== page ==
First year at Bangor University: Module 3

Natural Resource Management

Course objectives

The purpose of this module is to give students a theoretical understanding of the systems approach to managing natural resources to provide various ecosystem services, as well as a practical grounding in the ways in which natural resource managers can draw on a variety of knowledge sources to inform themselves and others of the impacts of land management interventions.

Course content

  • Ecosystem services and the Millenium Ecosystem Assessment;
  • Systems concepts and the sustainable livelihoods framework;
  • Participatory modelling of natural resource management issues;
  • Using systems models to explore natural resource management issues;
  • Using visualisation systems to explore natural resource management issues;
  • Incorporating local knowledge in natural resource management;
  • Systematic approaches to local knowledge.

Teaching and learning methods

Lectures: 7 x 2 hrs + 2 x 3 hrs lectures.
Computer practicals: 1 x 4 hrs.
Practicals: 3 x 2 hrs.
Field visits: 3 x 6 hrs.
Presentation sessions: 1 x 2 hrs.

Competences acquired

Learning outcome 1: show a critical appreciation of how people impact the rural environment, appreciating the complex nature of land use interventions and how multiple ecosystem services are impacted by them.

Learning outcome 2: show a critical understanding of the key concepts in systems theory and the livelihoods framework and be able to apply these to practical resource management issues using a participatory modelling approach.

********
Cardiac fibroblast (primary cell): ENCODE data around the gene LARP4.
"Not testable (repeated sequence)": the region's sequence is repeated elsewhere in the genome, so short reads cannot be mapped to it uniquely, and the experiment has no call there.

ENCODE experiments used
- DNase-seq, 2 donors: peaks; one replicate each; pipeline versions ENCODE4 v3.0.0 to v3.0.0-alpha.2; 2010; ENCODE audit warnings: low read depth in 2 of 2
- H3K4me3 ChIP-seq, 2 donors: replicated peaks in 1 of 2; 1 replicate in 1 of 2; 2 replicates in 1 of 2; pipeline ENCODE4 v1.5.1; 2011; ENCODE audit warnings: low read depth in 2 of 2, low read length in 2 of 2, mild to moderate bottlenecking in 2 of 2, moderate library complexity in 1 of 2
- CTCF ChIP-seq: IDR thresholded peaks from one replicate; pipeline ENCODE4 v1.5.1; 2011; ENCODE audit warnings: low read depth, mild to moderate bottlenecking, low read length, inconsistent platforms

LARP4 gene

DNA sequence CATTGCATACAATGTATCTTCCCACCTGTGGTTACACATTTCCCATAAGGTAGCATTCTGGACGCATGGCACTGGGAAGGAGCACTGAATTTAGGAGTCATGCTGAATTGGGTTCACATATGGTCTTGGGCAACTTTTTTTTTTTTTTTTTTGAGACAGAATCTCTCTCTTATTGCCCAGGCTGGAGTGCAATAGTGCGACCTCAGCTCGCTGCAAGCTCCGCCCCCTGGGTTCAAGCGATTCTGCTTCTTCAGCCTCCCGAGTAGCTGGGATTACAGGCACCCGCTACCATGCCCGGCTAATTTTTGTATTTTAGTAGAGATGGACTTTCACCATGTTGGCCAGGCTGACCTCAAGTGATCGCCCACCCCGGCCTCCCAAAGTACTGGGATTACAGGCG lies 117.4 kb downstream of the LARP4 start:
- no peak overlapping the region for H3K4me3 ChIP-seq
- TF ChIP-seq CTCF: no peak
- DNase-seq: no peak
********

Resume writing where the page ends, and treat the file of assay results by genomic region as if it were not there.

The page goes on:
Learning outcome 3: show a critical understanding of the concepts and terminology associated with the difference between local and global knowledge systems and be able to critically evaluate knowledge required to address natural resource management issues.

Learning outcome 4: show a critical understanding of the nature and limitations of readily available data relating to land cover and land use and how different actors may differ in their perceptions and ownership of such data and interpretations based upon them.

Learning outcome 5: show a critical understanding of the value of landscape visualisation tools and be able to facilitate evidence-based negotiation about land use interventions using them.

Learning outcome 6: be able to design and conduct a series of semi-structured interviews, using non-leading questions, and to derive a comprehensive record of what a defined group of people know about a defined topic.

Learning outcome 7: be able to create electronic knowledge bases (KBs) and generate and interpret causal diagrams derived from them.

Learning outcome 8: show a critical understanding of how to present findings from analyses of local knowledge back to stakeholders and the effectiveness of such feedback in establishing good working relationships amongst stakeholder groups.